Process is good for employees, and managers. In the absence of process, the blame game runs rife - You were supposed to do xyz!! (manager) How on earth could I have known! (worker) Besides I've got so much else to do!! (worker).
With process, managers know what their employees are working on, and when its supposed to be finished. Employees clearly know their responsibilities, and are accountable for them. All around transparency. Everyone is happy.
Process helps you track effort. Process helps you track effort, because tracking effort needs to be its own process. Process tells you what to do, and also captures how well you have done it. This needs to be analyzed periodically against targets and benchmarks, and processes, effort and targets need to be refined in case of deviations.
Process helps a company learn. Rather than expecting everyone to find their own best way, process universalizes best practices, which can constantly be improved upon. The company is in the process becoming better and more mature.
Process is plans in action. The importance of planning in business cannot be stated enough (post on that coming soon). Plans allow you to step back, and assess short term and long term goals, and make sure effort is directed towards those goals. Process ensures that plans are implemented.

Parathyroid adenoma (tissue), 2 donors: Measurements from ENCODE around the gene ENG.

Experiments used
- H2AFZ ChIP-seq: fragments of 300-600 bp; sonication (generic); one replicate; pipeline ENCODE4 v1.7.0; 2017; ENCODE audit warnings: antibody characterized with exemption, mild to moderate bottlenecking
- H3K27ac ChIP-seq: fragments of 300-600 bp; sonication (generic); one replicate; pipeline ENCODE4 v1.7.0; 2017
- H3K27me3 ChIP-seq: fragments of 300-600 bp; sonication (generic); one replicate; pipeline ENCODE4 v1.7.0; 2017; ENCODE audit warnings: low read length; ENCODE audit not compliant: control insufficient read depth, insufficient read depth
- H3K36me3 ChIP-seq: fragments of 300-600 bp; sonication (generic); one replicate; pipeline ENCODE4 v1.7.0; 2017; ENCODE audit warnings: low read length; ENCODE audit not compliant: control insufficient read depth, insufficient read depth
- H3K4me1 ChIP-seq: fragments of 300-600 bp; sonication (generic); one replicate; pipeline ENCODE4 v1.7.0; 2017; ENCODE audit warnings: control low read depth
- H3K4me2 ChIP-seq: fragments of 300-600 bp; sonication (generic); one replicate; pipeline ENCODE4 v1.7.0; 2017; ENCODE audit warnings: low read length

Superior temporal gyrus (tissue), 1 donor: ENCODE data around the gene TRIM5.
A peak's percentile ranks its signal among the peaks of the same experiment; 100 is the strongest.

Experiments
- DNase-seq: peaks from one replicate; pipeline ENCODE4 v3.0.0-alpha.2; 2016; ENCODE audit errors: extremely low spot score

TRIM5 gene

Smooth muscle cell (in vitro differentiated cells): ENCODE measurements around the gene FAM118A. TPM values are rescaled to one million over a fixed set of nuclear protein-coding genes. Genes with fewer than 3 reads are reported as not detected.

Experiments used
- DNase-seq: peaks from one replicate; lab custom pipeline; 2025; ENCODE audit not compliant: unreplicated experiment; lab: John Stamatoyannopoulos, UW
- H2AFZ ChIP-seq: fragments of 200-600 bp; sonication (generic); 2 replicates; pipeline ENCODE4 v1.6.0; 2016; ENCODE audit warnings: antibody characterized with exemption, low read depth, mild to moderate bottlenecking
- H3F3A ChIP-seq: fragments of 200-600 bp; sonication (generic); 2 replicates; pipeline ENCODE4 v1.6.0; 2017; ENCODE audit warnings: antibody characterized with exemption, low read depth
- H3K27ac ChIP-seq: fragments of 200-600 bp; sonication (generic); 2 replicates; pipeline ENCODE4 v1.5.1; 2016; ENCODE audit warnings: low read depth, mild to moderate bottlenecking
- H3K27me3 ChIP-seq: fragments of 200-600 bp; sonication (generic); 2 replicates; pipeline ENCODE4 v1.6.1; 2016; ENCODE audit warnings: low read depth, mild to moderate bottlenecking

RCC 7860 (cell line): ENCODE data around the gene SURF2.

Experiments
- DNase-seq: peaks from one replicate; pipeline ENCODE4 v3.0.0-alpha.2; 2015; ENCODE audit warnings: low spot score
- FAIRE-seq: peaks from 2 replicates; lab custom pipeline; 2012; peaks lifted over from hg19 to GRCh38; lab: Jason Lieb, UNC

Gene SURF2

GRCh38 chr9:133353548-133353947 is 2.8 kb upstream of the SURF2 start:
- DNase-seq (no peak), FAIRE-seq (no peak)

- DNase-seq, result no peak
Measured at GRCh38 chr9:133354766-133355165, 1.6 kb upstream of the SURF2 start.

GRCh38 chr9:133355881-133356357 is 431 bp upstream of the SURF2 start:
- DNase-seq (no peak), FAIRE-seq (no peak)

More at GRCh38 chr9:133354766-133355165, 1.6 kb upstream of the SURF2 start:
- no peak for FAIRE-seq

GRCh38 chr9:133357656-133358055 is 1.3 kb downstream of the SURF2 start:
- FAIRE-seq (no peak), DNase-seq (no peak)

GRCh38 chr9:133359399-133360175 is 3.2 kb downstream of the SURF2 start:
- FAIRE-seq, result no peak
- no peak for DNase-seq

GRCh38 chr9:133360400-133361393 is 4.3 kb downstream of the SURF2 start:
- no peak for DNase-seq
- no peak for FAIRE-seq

So process up folks!
You see a lot of talk, especially on the Ted Talk circuit, about the "future of learning
". The growing consensus seems to be that the future will be a shift away from the classroom to the web. In many cases, it will simply be recorded video sessions where you can "pause your professor" and "rewind your professor".
Most people who agree, don't see it just as a shift in dynamics (its easy, you have access to materials you otherwise never would, its often free) but as a desirable
evolution of learning. Underlying all this, it seems to me, is the view that education is being usurped by stuffy professors and callous teachers, who want to inhibit the free dissemination of knowledge.